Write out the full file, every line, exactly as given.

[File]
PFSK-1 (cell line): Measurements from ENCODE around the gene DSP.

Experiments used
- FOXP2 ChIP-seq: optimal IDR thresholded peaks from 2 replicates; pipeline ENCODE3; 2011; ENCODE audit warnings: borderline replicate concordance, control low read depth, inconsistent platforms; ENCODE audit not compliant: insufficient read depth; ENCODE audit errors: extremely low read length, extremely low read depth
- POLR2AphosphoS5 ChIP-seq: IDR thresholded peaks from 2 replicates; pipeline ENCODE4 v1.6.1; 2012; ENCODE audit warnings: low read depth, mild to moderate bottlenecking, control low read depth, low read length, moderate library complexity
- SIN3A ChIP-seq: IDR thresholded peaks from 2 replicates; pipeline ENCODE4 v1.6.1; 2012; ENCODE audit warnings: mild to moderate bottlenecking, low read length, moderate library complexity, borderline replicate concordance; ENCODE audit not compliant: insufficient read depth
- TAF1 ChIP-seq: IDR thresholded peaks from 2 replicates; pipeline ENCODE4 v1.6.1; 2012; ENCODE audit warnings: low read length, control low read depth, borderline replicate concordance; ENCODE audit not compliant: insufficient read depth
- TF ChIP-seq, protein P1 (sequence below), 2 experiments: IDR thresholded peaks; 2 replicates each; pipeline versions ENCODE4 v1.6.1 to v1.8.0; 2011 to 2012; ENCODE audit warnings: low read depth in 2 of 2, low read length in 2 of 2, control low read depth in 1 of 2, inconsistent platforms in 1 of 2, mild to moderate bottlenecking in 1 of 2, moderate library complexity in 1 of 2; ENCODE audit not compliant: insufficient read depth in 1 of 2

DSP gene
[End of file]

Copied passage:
PFSK-1 (cell line): Measurements from ENCODE around the gene DSP.

Experiments used
- FOXP2 ChIP-seq: optimal IDR thresholded peaks from 2 replicates; pipeline ENCODE3; 2011; ENCODE audit warnings: borderline replicate concordance, control low read depth, inconsistent platforms; ENCODE audit not compliant: insufficient read depth; ENCODE audit errors: extremely low read length, extremely low read depth
- POLR2AphosphoS5 ChIP-seq: IDR thresholded peaks from 2 replicates; pipeline ENCODE4 v1.6.1; 2012; ENCODE audit warnings: low read depth, mild to moderate bottlenecking, control low read depth, low read length, moderate library complexity
- SIN3A ChIP-seq: IDR thresholded peaks from 2 replicates; pipeline ENCODE4 v1.6.1; 2012; ENCODE audit warnings: mild to moderate bottlenecking, low read length, moderate library complexity, borderline replicate concordance; ENCODE audit not compliant: insufficient read depth
- TAF1 ChIP-seq: IDR thresholded peaks from 2 replicates; pipeline ENCODE4 v1.6.1; 2012; ENCODE audit warnings: low read length, control low read depth, borderline replicate concordance; ENCODE audit not compliant: insufficient read depth
- TF ChIP-seq, protein P1 (sequence below), 2 experiments: IDR thresholded peaks; 2 replicates each; pipeline versions ENCODE4 v1.6.1 to v1.8.0; 2011 to 2012; ENCODE audit warnings: low read depth in 2 of 2, low read length in 2 of 2, control low read depth in 1 of 2, inconsistent platforms in 1 of 2, mild to moderate bottlenecking in 1 of 2, moderate library complexity in 1 of 2; ENCODE audit not compliant: insufficient read depth in 1 of 2

DSP gene